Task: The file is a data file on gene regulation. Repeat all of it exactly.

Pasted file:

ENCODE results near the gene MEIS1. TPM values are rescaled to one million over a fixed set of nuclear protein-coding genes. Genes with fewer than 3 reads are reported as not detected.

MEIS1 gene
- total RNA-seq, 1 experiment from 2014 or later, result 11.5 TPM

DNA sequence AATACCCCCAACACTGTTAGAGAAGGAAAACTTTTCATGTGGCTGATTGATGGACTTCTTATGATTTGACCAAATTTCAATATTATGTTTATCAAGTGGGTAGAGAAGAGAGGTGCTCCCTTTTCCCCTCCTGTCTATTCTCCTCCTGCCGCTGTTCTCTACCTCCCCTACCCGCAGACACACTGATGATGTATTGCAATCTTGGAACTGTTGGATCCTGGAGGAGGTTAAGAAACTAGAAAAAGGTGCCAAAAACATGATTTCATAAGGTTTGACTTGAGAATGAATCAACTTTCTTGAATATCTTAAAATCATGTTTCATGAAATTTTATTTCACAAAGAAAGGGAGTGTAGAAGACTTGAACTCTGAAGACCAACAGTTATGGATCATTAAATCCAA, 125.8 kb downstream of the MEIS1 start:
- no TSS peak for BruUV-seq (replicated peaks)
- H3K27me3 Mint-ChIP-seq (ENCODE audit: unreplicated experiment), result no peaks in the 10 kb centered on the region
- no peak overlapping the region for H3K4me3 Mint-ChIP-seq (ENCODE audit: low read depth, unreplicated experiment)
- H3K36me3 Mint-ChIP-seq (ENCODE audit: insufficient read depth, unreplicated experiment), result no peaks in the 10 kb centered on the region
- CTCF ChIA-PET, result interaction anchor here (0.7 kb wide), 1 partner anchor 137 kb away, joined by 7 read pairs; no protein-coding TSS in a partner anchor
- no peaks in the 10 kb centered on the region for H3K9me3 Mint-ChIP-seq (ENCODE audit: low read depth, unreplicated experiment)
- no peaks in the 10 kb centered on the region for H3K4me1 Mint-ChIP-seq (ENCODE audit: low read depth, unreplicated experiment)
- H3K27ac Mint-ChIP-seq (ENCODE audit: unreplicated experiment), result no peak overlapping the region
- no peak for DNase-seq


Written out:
ENCODE results near the gene MEIS1. TPM values are rescaled to one million over a fixed set of nuclear protein-coding genes. Genes with fewer than 3 reads are reported as not detected.

MEIS1 gene
- total RNA-seq, 1 experiment from 2014 or later, result 11.5 TPM

DNA sequence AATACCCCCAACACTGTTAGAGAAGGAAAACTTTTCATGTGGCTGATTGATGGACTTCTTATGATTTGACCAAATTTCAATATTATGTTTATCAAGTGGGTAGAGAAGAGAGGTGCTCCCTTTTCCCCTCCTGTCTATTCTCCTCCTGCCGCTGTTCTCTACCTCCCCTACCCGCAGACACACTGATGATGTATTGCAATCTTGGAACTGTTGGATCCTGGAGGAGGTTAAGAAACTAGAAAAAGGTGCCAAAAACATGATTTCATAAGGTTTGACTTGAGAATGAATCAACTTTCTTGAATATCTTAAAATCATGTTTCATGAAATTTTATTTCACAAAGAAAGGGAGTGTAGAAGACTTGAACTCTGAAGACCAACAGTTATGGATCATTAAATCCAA, 125.8 kb downstream of the MEIS1 start:
- no TSS peak for BruUV-seq (replicated peaks)
- H3K27me3 Mint-ChIP-seq (ENCODE audit: unreplicated experiment), result no peaks in the 10 kb centered on the region
- no peak overlapping the region for H3K4me3 Mint-ChIP-seq (ENCODE audit: low read depth, unreplicated experiment)
- H3K36me3 Mint-ChIP-seq (ENCODE audit: insufficient read depth, unreplicated experiment), result no peaks in the 10 kb centered on the region
- CTCF ChIA-PET, result interaction anchor here (0.7 kb wide), 1 partner anchor 137 kb away, joined by 7 read pairs; no protein-coding TSS in a partner anchor
- no peaks in the 10 kb centered on the region for H3K9me3 Mint-ChIP-seq (ENCODE audit: low read depth, unreplicated experiment)
- no peaks in the 10 kb centered on the region for H3K4me1 Mint-ChIP-seq (ENCODE audit: low read depth, unreplicated experiment)
- H3K27ac Mint-ChIP-seq (ENCODE audit: unreplicated experiment), result no peak overlapping the region
- no peak for DNase-seq